Char Level and Double Barreling

Char Level and Double Barreling

by Andrew Wiehebrink

As coopers, we are often asked about the different char levels. Mainly, “Why are the higher char levels –  Char #3 and Char #4 – the industry standard?” Much like the genesis of the charred barrel itself, there isn’t one definitive answer. According to our records, the current char level system wasn’t used until the 1950’s. Prior to that, the level of char was determined by the thickness of the char layer. Purchasers of bulk whiskey would request product that had been aged in barrels charred to a certain depth as opposed to requesting Char #1 or Char #4. This is shown at the bottom of this letter dated February 15, 1826, from a Lexington, Kentucky grocer to Distiller John Corlis.

Image courtesy of Filson Historical Society in Louisville Kentukcy “charred to a 16th of an inch”

Image courtesy of Filson Historical Society in Louisville Kentucky “charred to a 16th of an inch”

However it came to be, the heavier charred barrel is the most popular barrel that we manufacture today. While Char #3 and #4 work well in almost every situation, when it comes to double barreling, our Char #1 might be worth considering. Let me show you why.

What follows is data obtained from a few different experiments we have done in the past. It is important to understand that Char #1 will produce the same flavor compounds as a Char #4 but each will extract at different rates. The data in Figure 1 comes from our latest char level experiment laid down in 2019 and shows the extraction rates of both Char #1 and Char #4 barrels at 12 and 24 months in barrel. 

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Figure 1. Char #1 and Char #4 extraction rates during primary maturation

We can see that after twelve months; the Char #1 barrel contains more extractives than the Char #4 barrel. Moreover, between year one and year two, the Char #1 experienced a larger increase in extractive concentration. If more extraction is the goal in your double-barreled product, keeping the char level low on the secondary barrel will benefit the cause greatly. In 95% of the double barrel applications, we are going to recommend a barrel with a light char and possibly a toast if more extractives are needed.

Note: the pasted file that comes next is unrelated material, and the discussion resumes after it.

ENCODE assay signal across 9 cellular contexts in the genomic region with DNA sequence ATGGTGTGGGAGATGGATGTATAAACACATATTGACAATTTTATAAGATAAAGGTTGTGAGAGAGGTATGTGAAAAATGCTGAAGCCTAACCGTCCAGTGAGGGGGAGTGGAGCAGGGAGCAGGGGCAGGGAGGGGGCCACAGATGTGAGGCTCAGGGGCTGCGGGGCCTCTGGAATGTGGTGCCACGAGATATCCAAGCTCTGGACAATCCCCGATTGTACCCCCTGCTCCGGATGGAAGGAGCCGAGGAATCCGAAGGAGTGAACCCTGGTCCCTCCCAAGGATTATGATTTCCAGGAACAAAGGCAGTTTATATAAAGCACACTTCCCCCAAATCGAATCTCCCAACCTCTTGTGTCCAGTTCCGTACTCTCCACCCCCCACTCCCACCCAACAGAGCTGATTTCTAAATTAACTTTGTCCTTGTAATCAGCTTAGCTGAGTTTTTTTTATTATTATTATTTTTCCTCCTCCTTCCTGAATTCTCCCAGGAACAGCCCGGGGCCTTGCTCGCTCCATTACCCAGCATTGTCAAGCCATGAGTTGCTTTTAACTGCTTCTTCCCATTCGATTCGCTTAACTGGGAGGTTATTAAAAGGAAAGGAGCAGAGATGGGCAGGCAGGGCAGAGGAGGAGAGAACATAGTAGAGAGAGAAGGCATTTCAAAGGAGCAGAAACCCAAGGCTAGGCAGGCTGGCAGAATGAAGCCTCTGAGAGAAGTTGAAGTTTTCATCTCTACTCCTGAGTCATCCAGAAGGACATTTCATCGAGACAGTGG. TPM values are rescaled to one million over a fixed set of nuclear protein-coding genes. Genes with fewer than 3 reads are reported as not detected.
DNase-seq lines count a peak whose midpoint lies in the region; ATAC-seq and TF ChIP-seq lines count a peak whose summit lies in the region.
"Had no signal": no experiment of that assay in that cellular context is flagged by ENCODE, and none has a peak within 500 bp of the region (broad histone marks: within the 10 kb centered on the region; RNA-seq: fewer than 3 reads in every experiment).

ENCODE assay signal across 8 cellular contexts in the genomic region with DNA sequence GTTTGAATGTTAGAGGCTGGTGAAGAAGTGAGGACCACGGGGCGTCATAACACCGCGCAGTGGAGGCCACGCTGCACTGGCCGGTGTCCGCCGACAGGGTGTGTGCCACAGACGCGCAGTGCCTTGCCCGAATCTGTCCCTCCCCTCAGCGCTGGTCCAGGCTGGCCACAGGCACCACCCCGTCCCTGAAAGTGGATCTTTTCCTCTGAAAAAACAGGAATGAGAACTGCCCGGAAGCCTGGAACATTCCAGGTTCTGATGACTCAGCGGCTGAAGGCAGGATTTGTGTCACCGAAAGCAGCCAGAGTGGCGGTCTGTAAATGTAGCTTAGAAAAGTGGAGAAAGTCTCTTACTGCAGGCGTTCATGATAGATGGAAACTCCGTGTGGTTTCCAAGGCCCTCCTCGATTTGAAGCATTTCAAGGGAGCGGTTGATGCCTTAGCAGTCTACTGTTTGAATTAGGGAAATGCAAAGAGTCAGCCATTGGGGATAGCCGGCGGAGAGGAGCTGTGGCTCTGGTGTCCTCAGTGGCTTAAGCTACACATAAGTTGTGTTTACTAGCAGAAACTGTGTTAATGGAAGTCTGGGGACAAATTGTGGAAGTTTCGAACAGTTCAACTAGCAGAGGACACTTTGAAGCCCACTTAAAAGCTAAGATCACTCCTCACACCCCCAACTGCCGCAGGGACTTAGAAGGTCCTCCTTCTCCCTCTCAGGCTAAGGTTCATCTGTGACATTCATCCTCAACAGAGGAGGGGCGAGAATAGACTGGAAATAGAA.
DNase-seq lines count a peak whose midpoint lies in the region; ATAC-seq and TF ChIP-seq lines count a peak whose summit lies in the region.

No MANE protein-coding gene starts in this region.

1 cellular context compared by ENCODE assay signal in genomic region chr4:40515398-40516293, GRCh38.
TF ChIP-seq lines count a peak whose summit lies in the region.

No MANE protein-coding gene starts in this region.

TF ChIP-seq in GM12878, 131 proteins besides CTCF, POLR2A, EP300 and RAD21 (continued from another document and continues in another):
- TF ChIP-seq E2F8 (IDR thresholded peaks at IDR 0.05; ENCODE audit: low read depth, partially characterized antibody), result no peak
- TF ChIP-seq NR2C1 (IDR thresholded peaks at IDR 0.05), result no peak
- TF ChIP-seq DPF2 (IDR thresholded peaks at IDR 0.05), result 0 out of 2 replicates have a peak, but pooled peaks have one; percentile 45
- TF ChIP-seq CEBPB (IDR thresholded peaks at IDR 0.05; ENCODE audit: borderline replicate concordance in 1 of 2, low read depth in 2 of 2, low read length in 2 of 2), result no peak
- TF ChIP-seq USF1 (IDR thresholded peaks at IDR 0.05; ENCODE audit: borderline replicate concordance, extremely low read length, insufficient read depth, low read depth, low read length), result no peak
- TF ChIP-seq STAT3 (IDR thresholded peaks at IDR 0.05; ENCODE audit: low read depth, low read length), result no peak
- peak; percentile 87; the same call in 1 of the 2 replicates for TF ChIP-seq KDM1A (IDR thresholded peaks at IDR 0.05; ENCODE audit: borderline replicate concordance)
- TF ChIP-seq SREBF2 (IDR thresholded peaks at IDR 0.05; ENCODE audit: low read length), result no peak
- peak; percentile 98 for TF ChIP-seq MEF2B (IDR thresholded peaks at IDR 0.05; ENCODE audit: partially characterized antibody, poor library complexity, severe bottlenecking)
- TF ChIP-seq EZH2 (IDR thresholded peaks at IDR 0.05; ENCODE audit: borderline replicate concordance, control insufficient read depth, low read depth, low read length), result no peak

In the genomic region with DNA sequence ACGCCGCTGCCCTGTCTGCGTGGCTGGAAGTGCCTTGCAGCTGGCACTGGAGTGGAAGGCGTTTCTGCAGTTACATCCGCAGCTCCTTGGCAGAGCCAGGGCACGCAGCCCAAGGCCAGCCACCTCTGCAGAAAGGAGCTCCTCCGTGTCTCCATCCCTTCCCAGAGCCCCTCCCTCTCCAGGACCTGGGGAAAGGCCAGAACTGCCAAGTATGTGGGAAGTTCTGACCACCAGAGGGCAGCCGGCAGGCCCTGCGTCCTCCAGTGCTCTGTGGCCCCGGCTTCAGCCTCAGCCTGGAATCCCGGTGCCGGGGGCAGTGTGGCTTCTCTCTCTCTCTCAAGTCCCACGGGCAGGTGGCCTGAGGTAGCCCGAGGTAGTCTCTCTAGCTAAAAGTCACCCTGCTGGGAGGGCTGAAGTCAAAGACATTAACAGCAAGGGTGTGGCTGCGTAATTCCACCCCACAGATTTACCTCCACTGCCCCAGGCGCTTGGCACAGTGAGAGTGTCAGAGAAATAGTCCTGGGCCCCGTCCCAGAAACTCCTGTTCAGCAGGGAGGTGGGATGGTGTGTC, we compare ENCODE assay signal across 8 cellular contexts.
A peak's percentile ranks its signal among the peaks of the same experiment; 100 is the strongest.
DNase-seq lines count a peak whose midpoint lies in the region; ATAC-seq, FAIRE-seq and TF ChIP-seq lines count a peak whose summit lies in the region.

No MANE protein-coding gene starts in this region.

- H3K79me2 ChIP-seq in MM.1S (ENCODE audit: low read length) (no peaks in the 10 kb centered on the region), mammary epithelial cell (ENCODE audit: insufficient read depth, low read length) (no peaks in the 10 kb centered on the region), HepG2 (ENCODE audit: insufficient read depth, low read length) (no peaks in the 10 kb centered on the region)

We know that the charred layer of the barrel contains very little flavor due to the intense heat of the charring process. We also know that the char layer, being essentially a layer of carbon, serves as an exceptional filter. As such, some flavor compounds that were brought into solution during primary maturation can be diminished when introduced to a fresh layer of char. See Figure 2 below.

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Figure 2. Results of 2-year-old whiskey being double barreled for six months

The results shown in Figure 2 are from a double experiment we laid down in 2019. As we can see, when we double barreled our base whiskey into a Char #3 barrel (blue outline) we reduced the concentration of some of the compounds present in the base whiskey (orange outline). This will happen in a Char #1 barrel as well but keeping in mind what we learned on the previous graph, the recovery of flavor will be much quicker, and the effects of filtration will be diminished due to the layer of char being thinner.

If you would like to learn more about the best barrel configurations and toast profiles for double barreling, don’t hesitate to give us a call; we would be happy to discuss the wide range of possibilities. In our next post about double barreling, we will talk about how long we should keep product in the secondary barrel and how that time frame affects our decision on char level.


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Comments 1

  1. What type of flavors are associated with the different extracts that you show on the bar graph and the wheel graph you show in the above article?

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